When did you realise you wanted to become an author?
I can’t remember the actual moment or even making a conscious decision. It seemed a natural progression for me. I adored books from an early age. I think their essence soaked into me and it needed an outlet. To quote Beverley Lee – “A book is a word child and it needs to be born.” I love that.
Do you have any hobbies?
I am an artist, when I’m not writing. But it’s not a hobby, it’s another reflection of my being. I’ve always been creative – it’s a state of mind, a way of experiencing and making sense of the world. And a part of my physical and spiritual make-up. You could say walking is a hobby, but I’m usually working out plot details or building on a particular character’s motivation while walking. So it’s still working in a way. Reading and watching films are the closest things I have to hobbies. But I can’t really separate them either from what I am and what I do as I get ideas from both things! But I do love relaxing in the company of other writers. There’s one for you, finally!
Do you have any advice for aspiring writers?
Make a start. Don’t leave it, until it’s too late. None of us know how long we have on this earth. Keep a daily diary or notebook and commit to regular writing, if only for thirty minutes a day. If writing’s important to you, you’ll find a way to fit it into your hectic life. People have written novels a few lines at a time on their phones. That’s commitment. You need that. Keep at it and know that you’ll need to re-write and polish far more than you ever expected before the short story or book is ready for publication. Don’t be discouraged. Like any craft writing must be mastered and it takes time. Be a perfectionist. Only your best will do. Your voice is unique. Value it, and allow it its place. Good Luck.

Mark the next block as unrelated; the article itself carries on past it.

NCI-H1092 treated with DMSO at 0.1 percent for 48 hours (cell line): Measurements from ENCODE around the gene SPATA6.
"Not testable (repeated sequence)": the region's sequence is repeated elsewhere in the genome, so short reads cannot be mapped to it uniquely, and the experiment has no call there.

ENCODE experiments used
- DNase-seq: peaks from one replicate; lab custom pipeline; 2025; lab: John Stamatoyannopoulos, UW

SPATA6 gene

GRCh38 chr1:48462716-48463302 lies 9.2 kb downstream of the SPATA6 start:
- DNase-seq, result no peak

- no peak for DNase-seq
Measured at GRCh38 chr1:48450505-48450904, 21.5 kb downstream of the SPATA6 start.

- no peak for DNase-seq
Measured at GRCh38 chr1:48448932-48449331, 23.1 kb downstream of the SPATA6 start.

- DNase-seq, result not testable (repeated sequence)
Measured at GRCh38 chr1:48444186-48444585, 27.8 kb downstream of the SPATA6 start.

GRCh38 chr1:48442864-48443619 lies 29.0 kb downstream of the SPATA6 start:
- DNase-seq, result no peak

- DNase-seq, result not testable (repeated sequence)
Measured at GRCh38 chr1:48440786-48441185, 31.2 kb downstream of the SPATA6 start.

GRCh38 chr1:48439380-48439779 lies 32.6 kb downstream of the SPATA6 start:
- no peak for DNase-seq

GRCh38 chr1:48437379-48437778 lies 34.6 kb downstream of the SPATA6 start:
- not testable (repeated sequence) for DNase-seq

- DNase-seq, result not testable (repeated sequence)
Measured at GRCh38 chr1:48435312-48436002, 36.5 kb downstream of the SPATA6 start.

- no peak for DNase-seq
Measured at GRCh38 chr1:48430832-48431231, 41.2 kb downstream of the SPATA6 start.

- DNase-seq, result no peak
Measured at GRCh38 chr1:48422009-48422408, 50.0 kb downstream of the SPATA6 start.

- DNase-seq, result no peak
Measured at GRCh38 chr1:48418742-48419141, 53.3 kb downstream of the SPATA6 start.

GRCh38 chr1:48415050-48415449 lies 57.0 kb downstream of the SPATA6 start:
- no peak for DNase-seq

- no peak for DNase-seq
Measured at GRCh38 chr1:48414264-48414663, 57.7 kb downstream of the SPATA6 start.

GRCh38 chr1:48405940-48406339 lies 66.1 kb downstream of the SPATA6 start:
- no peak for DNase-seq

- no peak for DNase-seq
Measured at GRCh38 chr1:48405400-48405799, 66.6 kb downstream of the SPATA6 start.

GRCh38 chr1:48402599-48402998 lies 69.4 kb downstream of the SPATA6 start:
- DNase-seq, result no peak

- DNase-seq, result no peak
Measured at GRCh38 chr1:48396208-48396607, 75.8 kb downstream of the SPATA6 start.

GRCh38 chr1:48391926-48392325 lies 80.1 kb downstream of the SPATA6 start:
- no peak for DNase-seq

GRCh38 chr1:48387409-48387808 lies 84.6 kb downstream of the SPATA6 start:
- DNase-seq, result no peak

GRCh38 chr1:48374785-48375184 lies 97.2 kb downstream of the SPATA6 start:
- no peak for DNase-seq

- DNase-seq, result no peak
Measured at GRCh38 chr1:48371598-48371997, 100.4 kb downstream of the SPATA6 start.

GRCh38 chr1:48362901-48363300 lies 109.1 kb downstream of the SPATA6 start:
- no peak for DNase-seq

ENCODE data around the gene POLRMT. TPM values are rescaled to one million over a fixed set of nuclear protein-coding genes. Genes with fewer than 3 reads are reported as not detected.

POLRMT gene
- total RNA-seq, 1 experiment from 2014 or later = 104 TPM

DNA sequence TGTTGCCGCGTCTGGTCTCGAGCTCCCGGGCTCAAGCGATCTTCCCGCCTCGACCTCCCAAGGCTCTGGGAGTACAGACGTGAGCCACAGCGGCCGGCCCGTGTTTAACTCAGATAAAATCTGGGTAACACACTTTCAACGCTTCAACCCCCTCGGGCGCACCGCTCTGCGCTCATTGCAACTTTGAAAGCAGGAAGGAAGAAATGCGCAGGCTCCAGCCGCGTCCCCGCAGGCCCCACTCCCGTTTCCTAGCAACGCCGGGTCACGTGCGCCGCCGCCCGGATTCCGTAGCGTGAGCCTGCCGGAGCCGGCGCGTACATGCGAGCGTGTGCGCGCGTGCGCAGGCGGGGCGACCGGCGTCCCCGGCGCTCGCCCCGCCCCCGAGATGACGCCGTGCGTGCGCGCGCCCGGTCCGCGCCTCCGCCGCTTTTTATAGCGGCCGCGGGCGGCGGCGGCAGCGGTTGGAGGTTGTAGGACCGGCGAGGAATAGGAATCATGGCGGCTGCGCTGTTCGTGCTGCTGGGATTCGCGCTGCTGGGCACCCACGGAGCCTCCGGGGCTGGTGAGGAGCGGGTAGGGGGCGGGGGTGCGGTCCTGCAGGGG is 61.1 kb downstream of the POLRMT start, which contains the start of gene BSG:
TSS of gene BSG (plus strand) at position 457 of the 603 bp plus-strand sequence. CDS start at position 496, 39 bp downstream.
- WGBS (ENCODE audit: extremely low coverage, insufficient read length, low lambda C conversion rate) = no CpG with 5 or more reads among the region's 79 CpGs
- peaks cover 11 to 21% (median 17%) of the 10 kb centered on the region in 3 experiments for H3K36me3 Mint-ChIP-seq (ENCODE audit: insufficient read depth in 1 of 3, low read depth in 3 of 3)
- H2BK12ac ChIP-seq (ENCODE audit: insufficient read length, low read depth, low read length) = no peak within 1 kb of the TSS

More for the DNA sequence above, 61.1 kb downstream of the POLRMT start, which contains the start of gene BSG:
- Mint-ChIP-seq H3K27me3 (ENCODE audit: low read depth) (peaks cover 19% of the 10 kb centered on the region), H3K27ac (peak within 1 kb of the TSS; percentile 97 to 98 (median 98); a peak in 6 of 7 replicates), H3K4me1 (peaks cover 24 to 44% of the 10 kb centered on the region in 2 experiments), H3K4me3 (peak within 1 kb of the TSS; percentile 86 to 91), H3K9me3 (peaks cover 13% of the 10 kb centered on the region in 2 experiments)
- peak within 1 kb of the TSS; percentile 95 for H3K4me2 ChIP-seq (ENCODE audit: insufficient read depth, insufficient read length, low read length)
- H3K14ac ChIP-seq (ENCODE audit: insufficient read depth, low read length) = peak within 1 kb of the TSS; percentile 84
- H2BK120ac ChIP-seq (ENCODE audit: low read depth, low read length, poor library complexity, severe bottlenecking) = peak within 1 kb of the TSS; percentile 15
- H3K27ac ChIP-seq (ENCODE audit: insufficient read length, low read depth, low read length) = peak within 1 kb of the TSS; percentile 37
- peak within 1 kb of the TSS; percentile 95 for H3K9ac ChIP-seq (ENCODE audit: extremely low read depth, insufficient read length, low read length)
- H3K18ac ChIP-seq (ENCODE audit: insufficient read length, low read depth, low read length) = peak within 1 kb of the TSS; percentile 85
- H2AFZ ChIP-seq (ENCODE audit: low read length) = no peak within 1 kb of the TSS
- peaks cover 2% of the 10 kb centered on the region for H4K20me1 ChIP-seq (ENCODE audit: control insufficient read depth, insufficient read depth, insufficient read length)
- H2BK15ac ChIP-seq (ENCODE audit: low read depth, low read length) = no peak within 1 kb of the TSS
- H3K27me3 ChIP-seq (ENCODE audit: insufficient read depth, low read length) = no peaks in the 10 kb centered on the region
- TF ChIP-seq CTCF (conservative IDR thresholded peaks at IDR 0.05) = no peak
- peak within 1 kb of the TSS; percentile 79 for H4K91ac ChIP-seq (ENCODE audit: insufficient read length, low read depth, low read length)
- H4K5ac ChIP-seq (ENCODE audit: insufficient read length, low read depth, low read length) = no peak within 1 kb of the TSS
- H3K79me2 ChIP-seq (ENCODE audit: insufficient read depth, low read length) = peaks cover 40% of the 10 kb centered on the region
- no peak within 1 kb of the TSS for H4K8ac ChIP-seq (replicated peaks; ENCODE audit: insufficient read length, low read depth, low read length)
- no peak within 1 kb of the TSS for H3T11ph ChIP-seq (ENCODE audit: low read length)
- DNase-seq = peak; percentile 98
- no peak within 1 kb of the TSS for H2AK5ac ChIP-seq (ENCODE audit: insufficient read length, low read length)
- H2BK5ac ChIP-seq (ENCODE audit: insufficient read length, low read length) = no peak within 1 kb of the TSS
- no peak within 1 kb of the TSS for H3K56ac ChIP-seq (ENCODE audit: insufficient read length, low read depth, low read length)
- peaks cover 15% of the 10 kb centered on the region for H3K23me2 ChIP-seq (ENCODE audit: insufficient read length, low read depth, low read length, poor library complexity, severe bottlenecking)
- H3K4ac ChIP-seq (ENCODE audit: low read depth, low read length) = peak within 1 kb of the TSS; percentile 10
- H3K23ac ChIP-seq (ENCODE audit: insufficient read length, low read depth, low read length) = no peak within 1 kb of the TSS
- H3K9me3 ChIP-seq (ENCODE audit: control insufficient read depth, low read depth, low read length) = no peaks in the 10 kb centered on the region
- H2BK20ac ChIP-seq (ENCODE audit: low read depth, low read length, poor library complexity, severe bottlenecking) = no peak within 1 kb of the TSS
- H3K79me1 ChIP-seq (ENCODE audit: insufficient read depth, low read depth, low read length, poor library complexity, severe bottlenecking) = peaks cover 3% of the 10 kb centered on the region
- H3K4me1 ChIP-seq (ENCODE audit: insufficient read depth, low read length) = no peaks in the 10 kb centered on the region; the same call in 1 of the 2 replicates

How long did it take to write Second Skin?
Second Skin took longer than I expected (most of my adult novels do) This one took me around two years, all told. My books for Y/A-Adults become more complex as I write them. Adding extra layers, laying clues, making them rich, and multi-layered takes time. I often go down deep and dark byways with these books. I want to fully immerse the reader and not short-change them. But there’s no magic deadline – a book takes as long as it takes. Each one’s different. Each one takes me on an interior journey. I also really enjoy world-building.